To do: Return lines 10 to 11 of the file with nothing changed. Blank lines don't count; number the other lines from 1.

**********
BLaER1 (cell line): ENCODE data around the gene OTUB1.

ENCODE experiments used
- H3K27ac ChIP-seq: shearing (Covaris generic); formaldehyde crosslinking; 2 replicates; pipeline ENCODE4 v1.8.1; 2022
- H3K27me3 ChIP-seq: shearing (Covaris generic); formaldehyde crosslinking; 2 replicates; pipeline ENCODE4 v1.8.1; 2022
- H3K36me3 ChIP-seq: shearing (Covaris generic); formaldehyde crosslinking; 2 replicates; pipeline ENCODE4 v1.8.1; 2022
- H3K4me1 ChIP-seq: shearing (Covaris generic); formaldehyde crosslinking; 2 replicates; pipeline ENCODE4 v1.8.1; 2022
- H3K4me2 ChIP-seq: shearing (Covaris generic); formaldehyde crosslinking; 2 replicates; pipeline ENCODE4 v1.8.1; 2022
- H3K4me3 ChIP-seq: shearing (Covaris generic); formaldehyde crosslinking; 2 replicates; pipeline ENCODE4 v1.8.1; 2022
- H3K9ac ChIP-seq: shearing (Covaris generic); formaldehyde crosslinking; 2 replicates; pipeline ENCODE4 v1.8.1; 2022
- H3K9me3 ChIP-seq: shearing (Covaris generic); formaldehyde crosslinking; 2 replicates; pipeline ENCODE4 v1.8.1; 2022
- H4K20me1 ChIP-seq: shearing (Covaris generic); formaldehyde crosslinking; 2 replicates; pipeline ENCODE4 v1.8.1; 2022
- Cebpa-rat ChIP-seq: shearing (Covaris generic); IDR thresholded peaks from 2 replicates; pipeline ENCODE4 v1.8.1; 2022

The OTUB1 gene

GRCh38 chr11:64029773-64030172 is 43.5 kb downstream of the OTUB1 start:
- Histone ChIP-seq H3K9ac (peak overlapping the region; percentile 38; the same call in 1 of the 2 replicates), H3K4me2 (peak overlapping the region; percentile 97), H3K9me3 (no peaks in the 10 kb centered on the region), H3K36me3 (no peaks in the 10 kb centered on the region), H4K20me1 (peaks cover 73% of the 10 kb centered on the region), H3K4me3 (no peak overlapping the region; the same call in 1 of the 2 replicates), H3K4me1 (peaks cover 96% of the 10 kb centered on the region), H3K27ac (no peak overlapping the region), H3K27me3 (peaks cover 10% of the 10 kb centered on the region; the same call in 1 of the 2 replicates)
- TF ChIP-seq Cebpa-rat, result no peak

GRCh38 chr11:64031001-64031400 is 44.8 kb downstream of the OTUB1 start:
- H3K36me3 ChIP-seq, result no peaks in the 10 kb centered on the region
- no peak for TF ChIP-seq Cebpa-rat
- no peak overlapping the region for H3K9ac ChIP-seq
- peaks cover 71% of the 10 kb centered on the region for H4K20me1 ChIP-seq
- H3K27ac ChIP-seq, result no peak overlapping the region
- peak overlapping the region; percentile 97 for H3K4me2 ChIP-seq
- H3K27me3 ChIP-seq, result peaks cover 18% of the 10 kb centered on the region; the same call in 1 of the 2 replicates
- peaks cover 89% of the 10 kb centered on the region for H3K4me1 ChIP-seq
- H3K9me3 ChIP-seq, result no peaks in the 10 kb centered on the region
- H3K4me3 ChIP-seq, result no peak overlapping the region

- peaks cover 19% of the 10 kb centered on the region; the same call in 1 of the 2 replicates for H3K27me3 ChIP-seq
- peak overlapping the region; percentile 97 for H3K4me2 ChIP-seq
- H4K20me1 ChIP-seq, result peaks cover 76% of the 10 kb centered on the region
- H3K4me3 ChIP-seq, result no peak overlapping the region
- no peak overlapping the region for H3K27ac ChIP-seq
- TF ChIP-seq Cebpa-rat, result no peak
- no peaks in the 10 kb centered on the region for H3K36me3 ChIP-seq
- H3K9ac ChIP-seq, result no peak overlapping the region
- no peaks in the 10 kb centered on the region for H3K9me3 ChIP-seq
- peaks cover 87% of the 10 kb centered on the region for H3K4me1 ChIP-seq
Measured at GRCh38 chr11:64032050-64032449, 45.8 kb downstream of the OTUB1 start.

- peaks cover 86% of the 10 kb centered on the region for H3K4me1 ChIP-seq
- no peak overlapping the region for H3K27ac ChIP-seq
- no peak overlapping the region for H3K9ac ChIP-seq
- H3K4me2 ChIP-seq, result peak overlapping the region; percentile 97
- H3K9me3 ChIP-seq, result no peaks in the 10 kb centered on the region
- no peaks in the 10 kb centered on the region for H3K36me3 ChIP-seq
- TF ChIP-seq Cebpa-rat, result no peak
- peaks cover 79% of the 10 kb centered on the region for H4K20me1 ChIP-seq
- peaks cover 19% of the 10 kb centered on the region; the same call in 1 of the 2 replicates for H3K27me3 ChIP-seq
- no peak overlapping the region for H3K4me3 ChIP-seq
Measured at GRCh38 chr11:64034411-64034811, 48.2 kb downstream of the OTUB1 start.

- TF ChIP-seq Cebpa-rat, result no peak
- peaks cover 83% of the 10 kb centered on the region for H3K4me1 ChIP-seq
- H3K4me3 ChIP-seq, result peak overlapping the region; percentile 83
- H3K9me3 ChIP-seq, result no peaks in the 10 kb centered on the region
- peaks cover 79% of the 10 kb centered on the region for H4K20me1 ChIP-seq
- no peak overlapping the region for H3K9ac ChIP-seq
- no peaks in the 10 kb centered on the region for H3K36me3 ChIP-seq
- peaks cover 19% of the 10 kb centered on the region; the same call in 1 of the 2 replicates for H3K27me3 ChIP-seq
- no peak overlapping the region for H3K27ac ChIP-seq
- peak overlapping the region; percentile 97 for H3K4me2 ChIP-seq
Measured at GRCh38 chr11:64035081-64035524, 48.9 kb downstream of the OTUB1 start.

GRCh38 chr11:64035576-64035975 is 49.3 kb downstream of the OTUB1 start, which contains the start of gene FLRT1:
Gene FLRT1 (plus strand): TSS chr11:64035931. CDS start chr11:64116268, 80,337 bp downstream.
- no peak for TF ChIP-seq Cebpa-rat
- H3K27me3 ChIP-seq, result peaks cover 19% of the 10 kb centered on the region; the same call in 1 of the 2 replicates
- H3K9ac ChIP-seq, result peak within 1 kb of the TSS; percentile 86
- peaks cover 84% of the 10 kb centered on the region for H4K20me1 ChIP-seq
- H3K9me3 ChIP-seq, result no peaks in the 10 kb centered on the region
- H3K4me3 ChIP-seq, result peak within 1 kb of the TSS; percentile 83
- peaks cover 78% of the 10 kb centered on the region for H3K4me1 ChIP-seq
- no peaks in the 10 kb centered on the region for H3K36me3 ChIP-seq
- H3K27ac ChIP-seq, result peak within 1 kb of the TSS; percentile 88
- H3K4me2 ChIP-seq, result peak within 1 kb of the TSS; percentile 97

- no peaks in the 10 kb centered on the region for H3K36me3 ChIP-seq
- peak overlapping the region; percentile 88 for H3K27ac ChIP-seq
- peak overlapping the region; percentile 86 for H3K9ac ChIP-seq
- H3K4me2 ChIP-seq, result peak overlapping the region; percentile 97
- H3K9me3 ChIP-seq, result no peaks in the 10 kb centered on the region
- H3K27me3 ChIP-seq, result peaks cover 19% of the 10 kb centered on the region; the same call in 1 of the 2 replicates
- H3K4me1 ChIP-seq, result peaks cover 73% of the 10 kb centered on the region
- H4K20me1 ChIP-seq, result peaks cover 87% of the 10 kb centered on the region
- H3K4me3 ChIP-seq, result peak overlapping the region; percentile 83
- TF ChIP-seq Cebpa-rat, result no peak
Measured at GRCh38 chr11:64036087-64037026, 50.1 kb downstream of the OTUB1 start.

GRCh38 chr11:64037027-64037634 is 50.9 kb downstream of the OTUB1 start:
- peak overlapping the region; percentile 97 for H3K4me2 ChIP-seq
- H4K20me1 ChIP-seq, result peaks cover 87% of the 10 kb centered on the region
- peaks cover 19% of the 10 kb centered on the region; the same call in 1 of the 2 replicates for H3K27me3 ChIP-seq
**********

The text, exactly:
- H3K9me3 ChIP-seq: shearing (Covaris generic); formaldehyde crosslinking; 2 replicates; pipeline ENCODE4 v1.8.1; 2022
- H4K20me1 ChIP-seq: shearing (Covaris generic); formaldehyde crosslinking; 2 replicates; pipeline ENCODE4 v1.8.1; 2022